NH: I feel like she’s an optimist, as a performer. I always feel like when I’m watching her that she’s struggling with good faith to try to make the best of things. And the danger obviously on a show like The Leftovers is the grief consumes the performance, and it becomes this maudlin melodrama. But with her, I always felt like she still kept a sense of humor, and the same thing in Gone Girl, which were the two things that I’d seen her in.
I felt like, with Gloria, she’s a very different character than Marge Gunderson or Molly Solverson, or [Lou Solverson], even, this sort of cop archetype. Both Frances McDormand and Allison Tolman’s characters, they were living in a world where everything made sense, where they believed in the basic decency of people and they were proven right most of the time, and then they stumbled upon this case that turned everything upside down.
Gloria is a woman who has already had the rug pulled out from under her. Her husband left her for another man, and she’s struggling to understand this domestic reality. Her job is changing, because she’s both chief of police and not chief of police. Because she’s being absorbed, and her stepfather is murdered. So she’s starting out already at odds with the universe, and I feel like a big part of her journey is she’s going to force reality to be something she understands. It’s not just about solving the case, it’s about getting into this fight with a world she doesn’t understand and trying to win it.
Fargo is just one show right now that’s teasing the notion of doppelgängers. The Leftovers did it, and the new Twin Peaks is doing it with Agent Cooper. Even on the big screen, Alien: Covenant had two Michael Fassbenders. What’s fascinating to you as a creator about doppelgängers?
NH: With [Ewan McGregor], it was really because I have an allergy to heroes and villains, with a capital H and a capital V. You have these two brothers who were at odds, clearly one of them is the underdog. One of them won life and the other lost, and I think if you cast two different actors then it’s very easy to decide that you hate Emmit and you love Ray.
But by casting the same actor, they’re fundamentally the same person underneath. The family resemblance is real, and that — as we’ve seen now — knowing what I knew, which was that Ray was not going to make it past episode six, Emmit is also the underdog in his story, because Varga comes in. I need you not to vilify Emmit, to the point where you’re not interested in him as a protagonist anymore.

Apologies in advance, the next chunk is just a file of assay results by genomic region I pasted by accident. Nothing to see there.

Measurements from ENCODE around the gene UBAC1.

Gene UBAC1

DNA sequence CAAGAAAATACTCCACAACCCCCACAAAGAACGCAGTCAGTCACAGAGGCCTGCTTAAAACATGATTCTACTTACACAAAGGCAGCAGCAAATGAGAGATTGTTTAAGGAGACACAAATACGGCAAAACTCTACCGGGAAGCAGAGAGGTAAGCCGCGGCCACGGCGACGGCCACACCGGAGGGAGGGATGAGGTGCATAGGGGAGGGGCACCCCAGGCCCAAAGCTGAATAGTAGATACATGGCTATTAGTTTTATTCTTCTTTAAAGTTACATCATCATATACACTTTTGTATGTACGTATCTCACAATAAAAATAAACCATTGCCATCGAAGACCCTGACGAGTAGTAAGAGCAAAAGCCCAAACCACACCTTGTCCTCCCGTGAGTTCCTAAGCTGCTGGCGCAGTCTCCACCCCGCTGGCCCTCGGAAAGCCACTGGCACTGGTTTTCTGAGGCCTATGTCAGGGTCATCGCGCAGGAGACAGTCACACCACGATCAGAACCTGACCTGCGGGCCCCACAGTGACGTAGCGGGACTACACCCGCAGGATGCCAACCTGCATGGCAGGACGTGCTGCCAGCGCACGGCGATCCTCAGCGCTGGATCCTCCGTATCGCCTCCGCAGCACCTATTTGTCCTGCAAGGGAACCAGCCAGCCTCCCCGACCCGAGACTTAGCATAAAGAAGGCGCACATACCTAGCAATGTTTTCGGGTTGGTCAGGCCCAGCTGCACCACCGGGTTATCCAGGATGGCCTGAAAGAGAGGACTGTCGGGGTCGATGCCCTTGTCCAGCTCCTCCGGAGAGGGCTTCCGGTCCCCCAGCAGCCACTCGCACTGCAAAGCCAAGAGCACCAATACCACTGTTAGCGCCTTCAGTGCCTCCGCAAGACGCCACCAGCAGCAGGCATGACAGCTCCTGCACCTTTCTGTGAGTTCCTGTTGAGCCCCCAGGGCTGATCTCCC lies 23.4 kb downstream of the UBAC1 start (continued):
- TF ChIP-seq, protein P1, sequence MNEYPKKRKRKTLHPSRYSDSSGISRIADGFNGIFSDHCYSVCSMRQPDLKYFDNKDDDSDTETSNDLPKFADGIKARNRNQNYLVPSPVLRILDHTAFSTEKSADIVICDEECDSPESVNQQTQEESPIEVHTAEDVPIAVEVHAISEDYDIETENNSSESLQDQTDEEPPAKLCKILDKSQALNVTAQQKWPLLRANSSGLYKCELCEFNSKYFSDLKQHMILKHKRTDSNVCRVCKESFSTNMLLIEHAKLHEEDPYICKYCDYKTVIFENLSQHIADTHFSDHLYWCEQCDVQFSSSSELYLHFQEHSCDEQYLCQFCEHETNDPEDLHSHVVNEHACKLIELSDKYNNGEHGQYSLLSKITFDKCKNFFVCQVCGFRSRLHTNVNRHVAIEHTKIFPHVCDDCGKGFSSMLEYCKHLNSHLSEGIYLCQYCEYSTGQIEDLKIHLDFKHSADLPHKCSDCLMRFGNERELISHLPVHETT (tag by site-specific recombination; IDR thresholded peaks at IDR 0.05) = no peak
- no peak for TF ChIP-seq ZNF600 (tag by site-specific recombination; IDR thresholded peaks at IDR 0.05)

For all those reasons, I felt like it was really important that Ewan play both these roles. I don’t know why anyone else is doing it, but that was why I did it.
This season takes a brief detour to Los Angeles — the first time we’re really removed from the Midwest and Minnesota niceness. That same episode even has a few animated sequences, another Fargo first. Why the experimentation?
NH: There’s no reason to repeat yourself. There’s already a wiggly, organizing principle of Fargo. There are some archetypes that you just have to have. There’s a crime committed, usually on a moral spectrum there’s some pure good and there’s some pure evil and there’s someone in the middle who’s trying to decide which way to go.
So those elements are always going to become familiar over time. But I have no interest in repeating myself. A lot of times [the experimentation] is because it seems funny to me. Like, we’re two hours in and suddenly we’re in Los Angeles trying to solve a crime that we know can’t be solved there. The whole episode is an exercise in futility, right? Because we as the audience know it was random. But she goes to L.A. and we are forced to sit through this hour that we know can’t lead to anything, and yet if we do our job right as a storyteller, they’ll come a moment, two-thirds of the way through the episode, where you’ll think, "Oh, she might just solve it."